The Katowice Climate Change Conference (UNFCCC COP 24) took place on 2 – 15 December in Katowice Poland and brought together around 20,000 participants. The main task at hand for the negotiations was to complete the Paris Agreement Work Programme (PAWP) and adopt a rulebook to implement the Paris Agreement. On late 15 December, Parties adopted the “Katowice Climate Package”, which contains decisions on almost all issues mandated as part of the PAWP, except issues related to the sustainable development mechanism, market mechanisms and non-market approaches in the implementation of the Paris Agreement. These will be solved in the coming year in order to adopt them at the next UN Climate Change Conference (COP 25), which will be held in Chile.
The year-long Talanoa Dialogue process led by Fiji concluded at the COP 24. The Talanoa Dialogue served as the first collective stocktake of Parties’ collective efforts in relation to progress towards the long-term temperature goal referred to in the Paris Agreement. The preparatory phase of the dialogue ended in the first week of the COP 24 with the IPCC Special Report on Global Warming of 1.5°C as a major input together with a Synthesis Report of the inputs received through the Talanoa Dialogue Platform, to provide a foundation for the political phase during the second week of the conference. The political phase consisted of an opening meeting, 21 Ministerial Talanoas and a closing meeting. Non-Party stakeholders, including regional and local leaders ,were able to participate in the Ministerial Talanoas, with nrg4SD member the State of São Paulo being one of them. At the closing session of the Talanoa Dialogue, the Talanoa Call for Action was delivered by youth champions Timoci Naulusala from Fiji and Hanna Wojdowska from Poland calling for stepping up ambition in order to meet the goals of the Paris Agreement.
Global Climate Action
The 8-day programme of the Global Climate Action saw a high-level opening in the main plenary, highlighting the importance of cooperation between state and non-Party actors, the presentation of the 2018 Yearbook, as well as a number of thematic events, including the Marrakech Partnership Human Settlements Action Event: Integrated and Multilevel Action to Raise Ambition on 7 December. The event was coordinated by nrg4SD, Global Alliance for Buildings and Construction, and ICLEI, and consisted of three sessions: i) Integrated climate action for low-carbon and resilient societies; ii) Raising ambition: sectoral progress and achievements, with a special focus on the buildings and construction sector; iii) Looking forward: financing multilevel action. The first session, organised by nrg4SD, showed that climate action can be integrated in several ways. On the one hand, it refers to integrating climate goals with broader developmental or sustainability goals, on the other climate action can also be integrated vertically, i.e., via multi-level governance. nrg4SD members Auvergne Rhône Alpes, Centre Nord and São Paulo shared their views on the sorts of climate actions that can best be taken at the regional level.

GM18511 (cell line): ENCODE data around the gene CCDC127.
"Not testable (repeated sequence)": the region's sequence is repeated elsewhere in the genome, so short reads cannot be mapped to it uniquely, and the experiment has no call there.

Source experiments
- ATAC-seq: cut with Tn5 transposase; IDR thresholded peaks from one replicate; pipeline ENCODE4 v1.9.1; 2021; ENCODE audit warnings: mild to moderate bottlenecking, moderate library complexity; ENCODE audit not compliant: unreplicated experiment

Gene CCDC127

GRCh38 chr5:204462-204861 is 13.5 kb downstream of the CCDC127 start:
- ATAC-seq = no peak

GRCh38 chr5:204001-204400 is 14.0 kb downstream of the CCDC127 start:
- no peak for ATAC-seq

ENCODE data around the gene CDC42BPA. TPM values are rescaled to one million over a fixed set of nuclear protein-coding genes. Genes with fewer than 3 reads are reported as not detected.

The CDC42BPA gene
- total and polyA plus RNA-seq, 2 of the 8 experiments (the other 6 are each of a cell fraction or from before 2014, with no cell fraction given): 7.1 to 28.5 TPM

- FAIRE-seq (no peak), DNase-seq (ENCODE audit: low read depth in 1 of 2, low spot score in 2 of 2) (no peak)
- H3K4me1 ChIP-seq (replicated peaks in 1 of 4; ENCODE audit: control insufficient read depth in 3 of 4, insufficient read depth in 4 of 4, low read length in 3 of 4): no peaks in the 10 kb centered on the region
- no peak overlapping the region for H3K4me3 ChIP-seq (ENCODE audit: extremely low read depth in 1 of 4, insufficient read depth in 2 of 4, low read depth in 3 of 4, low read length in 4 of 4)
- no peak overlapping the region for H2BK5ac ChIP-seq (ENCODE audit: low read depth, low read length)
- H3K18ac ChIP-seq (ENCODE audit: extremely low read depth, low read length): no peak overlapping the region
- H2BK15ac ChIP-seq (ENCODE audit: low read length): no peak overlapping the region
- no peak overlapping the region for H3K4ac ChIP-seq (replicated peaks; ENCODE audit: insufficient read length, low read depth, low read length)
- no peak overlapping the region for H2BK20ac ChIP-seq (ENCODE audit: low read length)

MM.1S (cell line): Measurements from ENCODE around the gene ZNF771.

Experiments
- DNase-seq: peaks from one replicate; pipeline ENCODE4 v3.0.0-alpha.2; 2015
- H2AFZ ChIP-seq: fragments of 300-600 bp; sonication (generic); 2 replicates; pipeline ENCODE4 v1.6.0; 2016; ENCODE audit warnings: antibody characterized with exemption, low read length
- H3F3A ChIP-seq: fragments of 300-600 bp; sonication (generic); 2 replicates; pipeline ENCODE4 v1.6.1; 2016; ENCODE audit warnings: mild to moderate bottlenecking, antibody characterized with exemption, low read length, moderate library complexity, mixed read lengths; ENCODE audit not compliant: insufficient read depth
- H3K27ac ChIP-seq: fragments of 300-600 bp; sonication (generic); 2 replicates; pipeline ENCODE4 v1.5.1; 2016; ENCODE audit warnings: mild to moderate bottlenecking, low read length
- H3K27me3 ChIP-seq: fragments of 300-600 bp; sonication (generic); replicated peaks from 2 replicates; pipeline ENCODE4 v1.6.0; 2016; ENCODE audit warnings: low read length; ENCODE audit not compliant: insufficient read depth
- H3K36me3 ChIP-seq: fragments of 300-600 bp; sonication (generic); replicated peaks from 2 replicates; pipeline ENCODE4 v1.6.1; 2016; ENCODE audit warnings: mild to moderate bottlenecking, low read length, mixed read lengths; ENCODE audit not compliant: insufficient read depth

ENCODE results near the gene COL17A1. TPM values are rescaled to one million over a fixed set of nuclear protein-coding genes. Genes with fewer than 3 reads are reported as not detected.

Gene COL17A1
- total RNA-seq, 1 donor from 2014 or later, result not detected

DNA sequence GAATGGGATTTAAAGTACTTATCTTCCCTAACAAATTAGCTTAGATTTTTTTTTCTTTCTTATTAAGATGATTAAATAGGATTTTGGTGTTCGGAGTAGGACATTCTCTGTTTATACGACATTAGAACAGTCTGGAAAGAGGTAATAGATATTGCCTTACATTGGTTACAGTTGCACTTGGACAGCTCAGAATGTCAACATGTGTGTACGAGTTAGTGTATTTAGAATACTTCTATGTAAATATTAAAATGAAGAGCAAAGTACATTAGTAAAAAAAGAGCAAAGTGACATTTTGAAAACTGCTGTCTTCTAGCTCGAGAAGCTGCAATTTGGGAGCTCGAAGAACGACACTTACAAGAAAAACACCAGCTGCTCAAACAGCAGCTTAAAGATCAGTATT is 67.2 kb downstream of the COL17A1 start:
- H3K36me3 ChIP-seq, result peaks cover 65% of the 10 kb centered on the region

Initiatives of the Polish Presidency
The Polish Presidency issued three declarations in the framework of the COP 24:
- The Driving Change Together Partnership for Electromobility and Zero Emission Transport is dedicated to technological and organisational change towards zero emission transport. Maintaining the current rate of development, including the development of urban agglomerations and megacities, while keeping the current model of transport and the dominant types of propulsion and energy sources, is incompatible with the promotion of a sustainable transport model and the reduction of dependence on fossil fuels.
- Declaration on fair transformation under the motto: Solidarity and Just Transition Silesia Declaration is dedicated to ensuring a fair and solidarity-based transformation that will help to protect the climate while maintaining economic development and jobs. Development should be economically, socially, environmentally and climatically responsible. That is why the path we want to follow is socially and environmentally sustainable development, with an emphasis on modernisation, technological change and the implementation of innovations enabling more efficient and environmentally friendly use of resources.
- The Silesian Ministerial Declaration “Forests for Climate” on the conservation and increase of carbon stocks in greenhouse gas sinks and reservoirs until 2050 indicates the key role of sinks and will help to achieve the objective set out by the Paris Agreement
The nrg4SD and its members had the chance to share their position and achievements through a number of events organised, co-organised and supported by the nrg4SD:
On 5 December the nrg4SD participated in the European Economic Congress Green session “Smart City and eco-development”, which discussed challenges especially for cities in climate change, sustainable development and air pollution.